I think that they did an great job here. We went the first week they were open, and things were great — everything was working, the place was clean, and everyone working there was helpful. I hope they are able to keep it up!

The museum admission fee is reasonably priced. I also have to mention the artwork hanging on the walls inside — really wonderful stuff made by the students of the local art school, with a plan to rotate new stuff in monthly.

Museo del Nino

There is a beautiful outside nature trail around a mangrove area, and playground area that is free for everyone. There are also go-karts for an additional fee, and you can rent picnic facilities and the amphitheater for private parties.

Groups get a discount on admission. And the whole museum can be rented for company, church, or group functions. They told us they have some state-of-the-art security all over the place, so everyone is safe and can enjoy the day. There are some cafeterias and a gift shop, which sells only educational toys!

Where They Dropped the Ball

In my opinion, there are only a few things that could have been better — signs on the road and acoustics inside the building.

Museo del Nino

A sign indicating where the parking lot is located would be a BIG help. There is only handicapped parking at the museum. Everyone else needs to either park on the street or in the museum parking lot, which is a couple blocks away and around the corner from the museum. There is a shuttle bus that runs between the parking lot and the museum.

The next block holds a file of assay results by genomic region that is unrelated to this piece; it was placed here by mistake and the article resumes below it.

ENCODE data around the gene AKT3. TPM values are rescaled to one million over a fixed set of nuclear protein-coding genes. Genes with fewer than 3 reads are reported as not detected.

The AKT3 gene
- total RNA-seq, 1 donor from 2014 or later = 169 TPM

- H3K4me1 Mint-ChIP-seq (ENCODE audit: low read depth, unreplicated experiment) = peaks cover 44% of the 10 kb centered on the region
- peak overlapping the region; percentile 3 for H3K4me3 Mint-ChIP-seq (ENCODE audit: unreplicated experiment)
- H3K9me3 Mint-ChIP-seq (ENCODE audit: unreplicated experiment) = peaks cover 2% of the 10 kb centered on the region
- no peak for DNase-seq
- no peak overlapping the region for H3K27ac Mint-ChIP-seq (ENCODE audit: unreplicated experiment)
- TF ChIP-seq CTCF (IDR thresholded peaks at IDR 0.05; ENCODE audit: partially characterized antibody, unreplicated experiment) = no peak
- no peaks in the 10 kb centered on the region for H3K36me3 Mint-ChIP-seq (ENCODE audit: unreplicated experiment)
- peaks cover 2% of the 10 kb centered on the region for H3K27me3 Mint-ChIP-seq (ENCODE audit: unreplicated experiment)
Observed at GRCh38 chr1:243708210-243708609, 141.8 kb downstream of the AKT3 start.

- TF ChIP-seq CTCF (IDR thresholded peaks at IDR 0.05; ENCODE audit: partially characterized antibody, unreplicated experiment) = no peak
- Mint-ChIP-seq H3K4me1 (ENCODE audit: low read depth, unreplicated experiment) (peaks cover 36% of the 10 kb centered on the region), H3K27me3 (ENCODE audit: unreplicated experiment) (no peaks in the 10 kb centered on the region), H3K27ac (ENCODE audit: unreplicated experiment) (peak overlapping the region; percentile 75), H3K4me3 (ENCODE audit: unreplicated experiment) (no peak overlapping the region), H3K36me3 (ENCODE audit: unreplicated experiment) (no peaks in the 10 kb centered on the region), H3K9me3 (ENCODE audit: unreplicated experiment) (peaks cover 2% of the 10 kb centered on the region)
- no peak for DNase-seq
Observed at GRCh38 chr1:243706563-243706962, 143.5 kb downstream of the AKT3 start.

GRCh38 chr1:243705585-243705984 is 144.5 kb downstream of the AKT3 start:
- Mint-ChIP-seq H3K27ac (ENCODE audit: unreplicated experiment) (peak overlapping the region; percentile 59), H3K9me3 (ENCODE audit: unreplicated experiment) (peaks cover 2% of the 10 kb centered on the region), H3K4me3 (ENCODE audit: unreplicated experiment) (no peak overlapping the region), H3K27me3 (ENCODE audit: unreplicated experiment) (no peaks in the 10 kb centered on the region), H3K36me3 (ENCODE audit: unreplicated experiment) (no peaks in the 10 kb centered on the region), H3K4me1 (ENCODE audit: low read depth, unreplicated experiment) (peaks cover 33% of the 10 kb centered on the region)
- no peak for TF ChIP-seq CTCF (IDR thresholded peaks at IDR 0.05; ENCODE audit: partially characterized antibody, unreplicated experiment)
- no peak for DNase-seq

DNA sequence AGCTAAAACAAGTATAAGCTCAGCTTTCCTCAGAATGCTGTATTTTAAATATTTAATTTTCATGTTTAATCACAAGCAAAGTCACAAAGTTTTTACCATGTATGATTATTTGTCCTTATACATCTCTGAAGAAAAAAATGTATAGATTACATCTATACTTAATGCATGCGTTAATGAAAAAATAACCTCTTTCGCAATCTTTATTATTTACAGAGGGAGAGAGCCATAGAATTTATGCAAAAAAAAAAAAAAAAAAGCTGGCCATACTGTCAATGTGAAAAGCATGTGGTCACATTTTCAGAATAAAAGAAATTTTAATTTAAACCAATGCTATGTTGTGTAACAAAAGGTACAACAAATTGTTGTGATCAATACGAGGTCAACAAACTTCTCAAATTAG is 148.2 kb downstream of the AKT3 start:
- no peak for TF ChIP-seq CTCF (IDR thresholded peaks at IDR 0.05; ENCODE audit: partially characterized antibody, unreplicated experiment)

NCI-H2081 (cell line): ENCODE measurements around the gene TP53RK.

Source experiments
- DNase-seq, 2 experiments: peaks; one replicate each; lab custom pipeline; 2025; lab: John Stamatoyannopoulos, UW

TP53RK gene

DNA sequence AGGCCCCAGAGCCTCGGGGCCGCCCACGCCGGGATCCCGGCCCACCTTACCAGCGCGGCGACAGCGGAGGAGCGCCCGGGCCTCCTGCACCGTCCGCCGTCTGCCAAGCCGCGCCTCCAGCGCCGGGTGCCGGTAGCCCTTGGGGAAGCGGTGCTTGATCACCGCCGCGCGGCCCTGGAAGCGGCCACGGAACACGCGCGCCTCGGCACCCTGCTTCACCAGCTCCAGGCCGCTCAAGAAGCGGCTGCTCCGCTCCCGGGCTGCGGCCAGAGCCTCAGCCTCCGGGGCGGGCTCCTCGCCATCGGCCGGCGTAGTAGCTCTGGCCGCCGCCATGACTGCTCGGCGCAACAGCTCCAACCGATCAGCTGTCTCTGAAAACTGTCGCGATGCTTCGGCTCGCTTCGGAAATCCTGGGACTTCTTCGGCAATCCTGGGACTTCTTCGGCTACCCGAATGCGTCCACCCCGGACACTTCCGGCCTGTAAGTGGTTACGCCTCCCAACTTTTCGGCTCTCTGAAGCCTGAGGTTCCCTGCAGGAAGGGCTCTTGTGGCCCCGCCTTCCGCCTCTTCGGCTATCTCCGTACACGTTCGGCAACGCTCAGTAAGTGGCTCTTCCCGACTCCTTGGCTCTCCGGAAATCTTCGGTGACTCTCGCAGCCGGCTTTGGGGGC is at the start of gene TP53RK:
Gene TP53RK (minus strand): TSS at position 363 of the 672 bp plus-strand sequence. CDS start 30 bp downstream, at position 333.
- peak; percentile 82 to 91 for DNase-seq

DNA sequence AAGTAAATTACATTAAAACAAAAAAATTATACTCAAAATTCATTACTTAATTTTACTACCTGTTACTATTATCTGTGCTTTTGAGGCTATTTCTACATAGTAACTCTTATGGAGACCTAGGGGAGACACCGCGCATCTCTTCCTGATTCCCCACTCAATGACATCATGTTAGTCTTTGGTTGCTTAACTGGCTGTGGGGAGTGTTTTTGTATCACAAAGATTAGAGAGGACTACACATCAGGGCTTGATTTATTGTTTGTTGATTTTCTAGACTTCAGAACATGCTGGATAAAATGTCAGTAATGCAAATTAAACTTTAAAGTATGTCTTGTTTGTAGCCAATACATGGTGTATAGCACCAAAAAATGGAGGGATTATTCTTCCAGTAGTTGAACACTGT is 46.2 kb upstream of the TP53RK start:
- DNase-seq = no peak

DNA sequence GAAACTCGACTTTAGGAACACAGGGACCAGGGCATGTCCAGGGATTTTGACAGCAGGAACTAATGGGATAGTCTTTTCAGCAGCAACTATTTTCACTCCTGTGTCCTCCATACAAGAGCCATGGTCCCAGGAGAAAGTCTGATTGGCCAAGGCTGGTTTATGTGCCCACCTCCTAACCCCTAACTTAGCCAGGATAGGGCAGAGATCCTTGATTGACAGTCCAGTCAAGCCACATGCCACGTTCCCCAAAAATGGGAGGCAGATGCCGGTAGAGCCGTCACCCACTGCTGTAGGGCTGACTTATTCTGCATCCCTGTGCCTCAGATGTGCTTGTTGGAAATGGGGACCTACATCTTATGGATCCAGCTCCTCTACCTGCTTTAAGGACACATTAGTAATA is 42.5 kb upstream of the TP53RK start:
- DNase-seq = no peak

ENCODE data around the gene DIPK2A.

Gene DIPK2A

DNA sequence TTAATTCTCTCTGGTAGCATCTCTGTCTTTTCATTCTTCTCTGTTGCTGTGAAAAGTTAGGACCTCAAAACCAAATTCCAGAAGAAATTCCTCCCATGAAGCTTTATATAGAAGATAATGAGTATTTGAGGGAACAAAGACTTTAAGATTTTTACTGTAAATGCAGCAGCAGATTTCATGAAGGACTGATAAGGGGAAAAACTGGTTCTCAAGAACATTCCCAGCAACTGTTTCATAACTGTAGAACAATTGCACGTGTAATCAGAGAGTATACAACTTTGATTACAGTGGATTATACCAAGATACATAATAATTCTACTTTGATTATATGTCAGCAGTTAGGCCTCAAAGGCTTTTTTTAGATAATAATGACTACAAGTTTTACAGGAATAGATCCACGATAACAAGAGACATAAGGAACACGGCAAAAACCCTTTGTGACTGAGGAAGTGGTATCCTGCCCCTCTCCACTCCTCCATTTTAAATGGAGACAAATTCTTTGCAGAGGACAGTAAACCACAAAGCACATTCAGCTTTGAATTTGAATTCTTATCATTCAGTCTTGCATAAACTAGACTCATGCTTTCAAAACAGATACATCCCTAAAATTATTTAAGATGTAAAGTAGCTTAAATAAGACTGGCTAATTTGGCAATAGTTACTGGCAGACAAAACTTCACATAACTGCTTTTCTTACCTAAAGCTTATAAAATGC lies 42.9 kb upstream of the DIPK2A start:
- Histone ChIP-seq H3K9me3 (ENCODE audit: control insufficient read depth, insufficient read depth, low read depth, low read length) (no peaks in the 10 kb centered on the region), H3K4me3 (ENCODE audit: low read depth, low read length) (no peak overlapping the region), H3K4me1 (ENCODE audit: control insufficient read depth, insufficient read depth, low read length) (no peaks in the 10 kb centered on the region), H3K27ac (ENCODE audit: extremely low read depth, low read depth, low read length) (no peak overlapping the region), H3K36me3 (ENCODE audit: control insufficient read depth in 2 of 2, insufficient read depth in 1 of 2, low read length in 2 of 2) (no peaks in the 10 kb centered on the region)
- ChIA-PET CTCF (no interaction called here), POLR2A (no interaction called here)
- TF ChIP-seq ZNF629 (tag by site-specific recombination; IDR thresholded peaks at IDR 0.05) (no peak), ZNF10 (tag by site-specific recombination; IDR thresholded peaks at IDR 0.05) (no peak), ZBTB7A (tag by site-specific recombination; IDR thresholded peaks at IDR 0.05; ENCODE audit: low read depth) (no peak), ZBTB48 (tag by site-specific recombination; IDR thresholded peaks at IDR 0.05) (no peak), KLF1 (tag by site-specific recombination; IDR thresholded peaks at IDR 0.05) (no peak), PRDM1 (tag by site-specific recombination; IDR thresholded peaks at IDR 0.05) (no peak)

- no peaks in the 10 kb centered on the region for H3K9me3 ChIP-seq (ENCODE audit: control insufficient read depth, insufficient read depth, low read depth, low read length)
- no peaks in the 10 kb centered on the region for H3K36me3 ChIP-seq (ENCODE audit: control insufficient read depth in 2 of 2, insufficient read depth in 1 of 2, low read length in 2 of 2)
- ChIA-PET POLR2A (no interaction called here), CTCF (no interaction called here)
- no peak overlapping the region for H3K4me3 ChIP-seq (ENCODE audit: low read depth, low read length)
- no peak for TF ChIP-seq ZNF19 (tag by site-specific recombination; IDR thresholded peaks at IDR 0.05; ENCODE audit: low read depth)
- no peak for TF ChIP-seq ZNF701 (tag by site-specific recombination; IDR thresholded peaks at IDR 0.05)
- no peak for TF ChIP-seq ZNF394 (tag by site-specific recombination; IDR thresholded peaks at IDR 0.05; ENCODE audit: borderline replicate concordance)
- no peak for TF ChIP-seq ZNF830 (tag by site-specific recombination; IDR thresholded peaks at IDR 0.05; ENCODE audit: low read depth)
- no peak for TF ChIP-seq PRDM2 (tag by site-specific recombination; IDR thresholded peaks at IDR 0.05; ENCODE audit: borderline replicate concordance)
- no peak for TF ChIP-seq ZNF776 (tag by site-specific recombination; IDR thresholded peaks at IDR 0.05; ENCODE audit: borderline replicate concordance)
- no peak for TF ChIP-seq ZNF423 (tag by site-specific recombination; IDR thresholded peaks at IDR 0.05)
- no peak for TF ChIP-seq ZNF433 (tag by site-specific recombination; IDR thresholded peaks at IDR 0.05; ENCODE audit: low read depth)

Museo del Nino

It was really LOUD inside the museum. I found it difficult to differentiate between the sounds coming from the exhibit I was interacting with, and all the other noise in the building. But hey, kids are into noise so they probably loved it!

One last thing — I only found 2 antibacterial gel dispensers. With all those people touching everything … being a germaphobe … this was my nightmare!

Normally, when we review an activity that is not free to the public, we pay the admission price out of our own pockets. However, we just want you to know that the guys at the Museo del Niño were kind enough to let us into the museum for free. While we don’t feel that this free ride influenced our review one way or the other, we felt that we should tell you, just as a matter of fact.
Ray & Gwenn

Details

The cost of admission for adults (anyone over 14) is $10, kids 1 to 14 are $6, and infants (under 1) are free. Handicapped people and seniors (over 75) are free. Groups of 12 or more people get a discount. Parking in their lot is $2, with shuttle buses running between the museum and the parking lot. The cost of the go karts are $5 for 5 minutes of riding.

The museum is open Wednesday and Thursday from 9am to 5pm, Friday to Sunday (and holidays) from 10am to 6pm. They are closed on Monday and Tuesday (unless it’s a holiday, then they’re open). They are closed on Good Friday, Thanksgiving, election day, and December 31.